Submit Your Poems
Get Your Premium Membership


See and share Beautiful Nature Photos and amazing photos of interesting places




Famous Short For Him Poems. Short For Him Poetry by Famous Poets

Famous Short For Him Poems. Short For Him Poetry by Famous Poets. A collection of the all-time best For Him short poems

See also: Best Famous Short Poems | Short Member Poems | Best Short Member Poems | Top 100 Famous Short Poems

12
 
by Robert Louis Stevenson

Away With Funeral Music

 AWAY with funeral music - set
The pipe to powerful lips -
The cup of life's for him that drinks
And not for him that sips.


by Robert Browning

Parting At Morning

 Round the cape of a sudden came the sea,
And the sun looked over the mountain's rim:
And straight was a path of gold for him,
And the need of a world of men for me.


by Emily Dickinson

Each Scar Ill keep for Him

 Each Scar I'll keep for Him
Instead I'll say of Gem
In His long Absence worn
A Costlier one

But every Tear I bore
Were He to count them o'er
His own would fall so more
I'll mis sum them.


by Walt Whitman

For Him I Sing.

 FOR him I sing, 
(As some perennial tree, out of its roots, the present on the past:) 
With time and space I him dilate—and fuse the immortal laws, 
To make himself, by them, the law unto himself.


by Ben Jonson

On Banks the Usurer


XXXI.
 ? ON BANKS THE USURER.
  
BANKS feel no lameness in his knotty gout,
His monies travel for him in and out.
And though the soundest legs go every day,
He toils to be at hell, as soon as they.


by Emily Dickinson

I groped for him before I knew

 I groped for him before I knew
With solemn nameless need
All other bounty sudden chaff
For this foreshadowed Food
Which others taste and spurn and sneer --
Though I within suppose
That consecrated it could be
The only Food that grows


by Emily Dickinson

He is alive this morning --

 He is alive, this morning --
He is alive -- and awake --
Birds are resuming for Him --
Blossoms -- dress for His Sake.
Bees -- to their Loaves of Honey Add an Amber Crumb Him -- to regale -- Me -- Only -- Motion, and am dumb.


by Emily Dickinson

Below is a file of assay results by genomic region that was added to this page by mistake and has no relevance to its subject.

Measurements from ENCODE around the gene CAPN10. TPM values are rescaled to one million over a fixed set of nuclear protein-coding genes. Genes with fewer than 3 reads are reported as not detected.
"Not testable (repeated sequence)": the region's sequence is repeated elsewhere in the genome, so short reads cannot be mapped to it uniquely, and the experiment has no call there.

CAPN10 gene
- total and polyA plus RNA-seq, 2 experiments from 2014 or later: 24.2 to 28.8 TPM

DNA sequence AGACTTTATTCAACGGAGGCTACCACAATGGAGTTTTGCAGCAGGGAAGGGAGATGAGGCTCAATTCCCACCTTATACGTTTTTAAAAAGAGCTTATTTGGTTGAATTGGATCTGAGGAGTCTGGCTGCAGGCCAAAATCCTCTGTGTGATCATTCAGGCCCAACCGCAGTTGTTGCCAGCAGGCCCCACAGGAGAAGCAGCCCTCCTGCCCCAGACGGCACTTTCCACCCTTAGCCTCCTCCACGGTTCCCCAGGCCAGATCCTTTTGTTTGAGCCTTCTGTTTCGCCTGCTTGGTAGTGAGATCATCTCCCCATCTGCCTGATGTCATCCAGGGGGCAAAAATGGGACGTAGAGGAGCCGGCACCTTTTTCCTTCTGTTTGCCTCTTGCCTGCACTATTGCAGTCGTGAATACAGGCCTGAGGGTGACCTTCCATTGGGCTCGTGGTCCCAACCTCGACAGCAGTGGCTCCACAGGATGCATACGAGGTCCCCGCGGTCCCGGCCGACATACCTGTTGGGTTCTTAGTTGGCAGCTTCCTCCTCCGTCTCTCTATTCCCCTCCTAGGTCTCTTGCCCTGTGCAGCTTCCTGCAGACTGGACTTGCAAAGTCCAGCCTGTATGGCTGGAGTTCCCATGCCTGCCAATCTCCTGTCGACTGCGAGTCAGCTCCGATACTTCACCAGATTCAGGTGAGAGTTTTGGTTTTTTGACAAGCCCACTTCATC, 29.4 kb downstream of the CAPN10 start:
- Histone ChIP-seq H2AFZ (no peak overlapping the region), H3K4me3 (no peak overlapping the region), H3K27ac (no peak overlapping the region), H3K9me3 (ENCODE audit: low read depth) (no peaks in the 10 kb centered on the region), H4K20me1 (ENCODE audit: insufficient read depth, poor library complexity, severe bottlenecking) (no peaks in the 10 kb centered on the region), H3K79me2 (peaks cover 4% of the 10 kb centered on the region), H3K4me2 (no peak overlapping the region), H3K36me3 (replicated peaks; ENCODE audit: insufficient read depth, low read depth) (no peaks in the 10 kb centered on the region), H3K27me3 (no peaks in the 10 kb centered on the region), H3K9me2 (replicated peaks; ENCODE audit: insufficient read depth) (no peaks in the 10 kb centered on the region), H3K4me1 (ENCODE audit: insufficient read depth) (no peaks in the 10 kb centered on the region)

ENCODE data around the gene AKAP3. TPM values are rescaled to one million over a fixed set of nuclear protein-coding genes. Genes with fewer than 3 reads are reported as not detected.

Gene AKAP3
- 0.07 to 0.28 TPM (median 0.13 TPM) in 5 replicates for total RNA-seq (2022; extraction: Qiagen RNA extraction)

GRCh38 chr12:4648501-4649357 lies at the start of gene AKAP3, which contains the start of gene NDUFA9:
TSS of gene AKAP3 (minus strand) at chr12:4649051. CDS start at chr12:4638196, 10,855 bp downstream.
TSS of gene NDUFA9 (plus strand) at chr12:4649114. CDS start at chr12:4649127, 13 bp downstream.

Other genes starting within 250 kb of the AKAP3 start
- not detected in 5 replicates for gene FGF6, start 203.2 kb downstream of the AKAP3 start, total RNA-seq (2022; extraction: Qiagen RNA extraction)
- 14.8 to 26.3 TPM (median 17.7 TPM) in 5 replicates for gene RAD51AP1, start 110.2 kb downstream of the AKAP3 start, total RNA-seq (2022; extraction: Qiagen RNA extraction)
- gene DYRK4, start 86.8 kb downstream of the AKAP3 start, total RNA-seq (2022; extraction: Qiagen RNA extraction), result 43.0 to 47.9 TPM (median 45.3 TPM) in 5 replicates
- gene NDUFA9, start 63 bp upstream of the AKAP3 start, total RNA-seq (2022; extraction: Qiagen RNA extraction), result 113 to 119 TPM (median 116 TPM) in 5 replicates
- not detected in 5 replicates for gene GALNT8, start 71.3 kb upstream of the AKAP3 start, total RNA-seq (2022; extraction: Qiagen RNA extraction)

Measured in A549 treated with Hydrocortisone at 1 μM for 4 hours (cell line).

God permit industrious angels

God permit industrious angels
Afternoons to play.
I met one, -- forgot my school-mates, All, for him, straightaway.
God calls home the angels promptly At the setting sun; I missed mine.
How dreary marbles, After playing the Crown!


by Emily Dickinson

God permits industrious Angels

 God permits industrious Angels --
Afternoons -- to play --
I met one -- forgot my Schoolmates --
All -- for Him -- straightway --
God calls home -- the Angels -- promptly --
At the Setting Sun --
I missed mine -- how dreary -- Marbles --
After playing Crown!


by Stevie Smith

My Heart Goes Out

 My heart goes out to my Creator in love
Who gave me Death, as end and remedy.
All living creatures come to quiet Death For him to eat up their activity And give them nothing, which is what they want although When they are living they do not think so.


by Jack Gilbert

In Dispraise Of Poetry

 When the King of Siam disliked a courtier, 
he gave him a beautiful white elephant.
The miracle beast deserved such ritual that to care for him properly meant ruin.
Yet to care for him improperly was worse.
It appears the gift could not be refused.


by Emily Dickinson

The Guest is gold and crimson

 The Guest is gold and crimson --
An Opal guest and gray --
Of Ermine is his doublet --
His Capuchin gay --

He reaches town at nightfall --
He stops at every door --
Who looks for him at morning
I pray him too -- explore
The Lark's pure territory --
Or the Lapwing's shore!


by Emily Dickinson

A Bee his burnished Carriage

 A Bee his burnished Carriage
Drove boldly to a Rose --
Combinedly alighting --
Himself -- his Carriage was --
The Rose received his visit
With frank tranquillity
Withholding not a Crescent
To his Cupidity --
Their Moment consummated --
Remained for him -- to flee --
Remained for her -- of rapture
But the humility.


by Vasko Popa

Hide-And-Seek

 Someone hides from someone else 
Hides under his tongue 
The other looks for him under the earth 

He hides on his forehead 
The other looks for him in the sky 

He hides inside his forgetfulness 
The other looks for him in the grass 

Looks for him looks 
There's no place he doesn't look 
And looking he loses himself


by Denise Levertov

Living